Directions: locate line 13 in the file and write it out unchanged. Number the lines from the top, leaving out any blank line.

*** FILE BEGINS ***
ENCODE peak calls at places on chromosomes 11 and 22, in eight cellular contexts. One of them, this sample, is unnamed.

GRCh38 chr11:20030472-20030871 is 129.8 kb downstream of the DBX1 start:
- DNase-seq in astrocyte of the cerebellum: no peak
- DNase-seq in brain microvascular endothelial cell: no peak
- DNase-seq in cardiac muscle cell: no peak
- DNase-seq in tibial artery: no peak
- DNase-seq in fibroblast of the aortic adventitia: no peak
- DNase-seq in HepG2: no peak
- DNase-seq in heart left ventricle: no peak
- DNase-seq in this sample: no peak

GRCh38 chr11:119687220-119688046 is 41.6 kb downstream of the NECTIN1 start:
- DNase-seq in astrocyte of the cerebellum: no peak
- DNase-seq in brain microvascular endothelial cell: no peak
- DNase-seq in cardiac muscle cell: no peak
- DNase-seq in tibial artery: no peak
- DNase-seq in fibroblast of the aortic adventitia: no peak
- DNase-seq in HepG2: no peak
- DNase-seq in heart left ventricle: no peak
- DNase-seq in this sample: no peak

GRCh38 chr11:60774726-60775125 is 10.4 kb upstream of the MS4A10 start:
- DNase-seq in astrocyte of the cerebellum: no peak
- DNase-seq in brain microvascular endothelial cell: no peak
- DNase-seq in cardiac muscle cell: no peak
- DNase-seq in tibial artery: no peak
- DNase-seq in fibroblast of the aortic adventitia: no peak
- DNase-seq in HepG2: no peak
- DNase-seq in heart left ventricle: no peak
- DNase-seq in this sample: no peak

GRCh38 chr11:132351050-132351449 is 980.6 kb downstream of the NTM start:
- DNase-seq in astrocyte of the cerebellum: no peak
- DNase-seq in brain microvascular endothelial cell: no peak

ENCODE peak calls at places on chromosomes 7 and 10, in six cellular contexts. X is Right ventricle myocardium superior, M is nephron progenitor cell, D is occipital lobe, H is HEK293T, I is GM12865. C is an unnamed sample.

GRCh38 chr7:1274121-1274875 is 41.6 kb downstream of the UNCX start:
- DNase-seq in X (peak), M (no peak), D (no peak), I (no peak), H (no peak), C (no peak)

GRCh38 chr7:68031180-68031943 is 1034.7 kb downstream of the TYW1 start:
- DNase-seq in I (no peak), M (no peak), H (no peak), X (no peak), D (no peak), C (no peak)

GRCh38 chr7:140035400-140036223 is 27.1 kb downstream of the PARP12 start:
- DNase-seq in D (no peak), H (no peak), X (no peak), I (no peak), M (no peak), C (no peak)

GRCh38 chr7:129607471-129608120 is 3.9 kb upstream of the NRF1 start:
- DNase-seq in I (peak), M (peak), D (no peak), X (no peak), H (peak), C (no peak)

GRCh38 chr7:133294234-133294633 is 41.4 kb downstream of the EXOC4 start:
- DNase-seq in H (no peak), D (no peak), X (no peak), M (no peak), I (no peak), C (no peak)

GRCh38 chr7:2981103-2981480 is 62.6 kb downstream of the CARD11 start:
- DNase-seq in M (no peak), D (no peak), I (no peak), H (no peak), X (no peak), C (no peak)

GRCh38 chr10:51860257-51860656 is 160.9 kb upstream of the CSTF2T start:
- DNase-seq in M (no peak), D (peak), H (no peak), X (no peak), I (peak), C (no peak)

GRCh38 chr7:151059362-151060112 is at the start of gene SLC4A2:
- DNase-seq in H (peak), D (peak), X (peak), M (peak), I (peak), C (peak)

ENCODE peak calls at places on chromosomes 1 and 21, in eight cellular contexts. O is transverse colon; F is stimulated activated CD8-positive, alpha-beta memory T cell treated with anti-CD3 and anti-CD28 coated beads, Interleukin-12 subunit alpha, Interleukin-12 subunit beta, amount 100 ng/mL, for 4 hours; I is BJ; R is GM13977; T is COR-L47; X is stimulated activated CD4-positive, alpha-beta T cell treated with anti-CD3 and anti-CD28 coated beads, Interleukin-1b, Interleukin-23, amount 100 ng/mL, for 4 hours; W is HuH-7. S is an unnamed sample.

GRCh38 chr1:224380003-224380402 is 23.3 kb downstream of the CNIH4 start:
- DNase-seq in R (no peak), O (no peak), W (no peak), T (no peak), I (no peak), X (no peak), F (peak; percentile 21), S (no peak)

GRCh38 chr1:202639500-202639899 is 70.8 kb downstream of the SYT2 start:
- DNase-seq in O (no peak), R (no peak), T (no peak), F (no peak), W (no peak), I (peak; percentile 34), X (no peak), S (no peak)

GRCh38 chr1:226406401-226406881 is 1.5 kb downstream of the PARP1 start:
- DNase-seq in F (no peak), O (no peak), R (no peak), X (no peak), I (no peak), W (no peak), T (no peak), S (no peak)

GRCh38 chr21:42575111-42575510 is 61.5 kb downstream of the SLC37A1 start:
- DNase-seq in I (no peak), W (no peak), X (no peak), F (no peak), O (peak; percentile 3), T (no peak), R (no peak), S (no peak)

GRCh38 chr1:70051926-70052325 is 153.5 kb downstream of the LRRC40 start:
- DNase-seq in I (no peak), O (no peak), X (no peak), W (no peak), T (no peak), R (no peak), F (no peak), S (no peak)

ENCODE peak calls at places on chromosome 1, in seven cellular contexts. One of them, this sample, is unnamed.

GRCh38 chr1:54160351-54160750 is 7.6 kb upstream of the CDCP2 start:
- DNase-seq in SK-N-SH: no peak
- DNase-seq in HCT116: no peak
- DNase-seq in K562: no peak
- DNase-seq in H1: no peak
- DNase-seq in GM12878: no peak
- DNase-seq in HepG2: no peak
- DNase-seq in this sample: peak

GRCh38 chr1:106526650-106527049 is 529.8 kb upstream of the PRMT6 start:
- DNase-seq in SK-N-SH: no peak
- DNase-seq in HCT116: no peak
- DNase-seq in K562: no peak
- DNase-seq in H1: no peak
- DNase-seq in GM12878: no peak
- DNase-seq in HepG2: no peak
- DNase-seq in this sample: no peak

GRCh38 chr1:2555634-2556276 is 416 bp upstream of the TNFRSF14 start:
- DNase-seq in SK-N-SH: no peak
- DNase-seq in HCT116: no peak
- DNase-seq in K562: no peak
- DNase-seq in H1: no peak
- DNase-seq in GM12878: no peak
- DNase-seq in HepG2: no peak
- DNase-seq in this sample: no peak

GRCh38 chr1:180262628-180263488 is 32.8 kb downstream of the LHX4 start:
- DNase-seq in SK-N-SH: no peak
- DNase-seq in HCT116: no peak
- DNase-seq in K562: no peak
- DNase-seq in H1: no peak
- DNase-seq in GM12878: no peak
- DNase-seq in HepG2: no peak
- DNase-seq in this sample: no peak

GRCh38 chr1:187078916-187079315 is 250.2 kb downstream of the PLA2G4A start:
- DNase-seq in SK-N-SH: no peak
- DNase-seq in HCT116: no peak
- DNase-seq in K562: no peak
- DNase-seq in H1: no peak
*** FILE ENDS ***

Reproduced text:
- DNase-seq in brain microvascular endothelial cell: no peak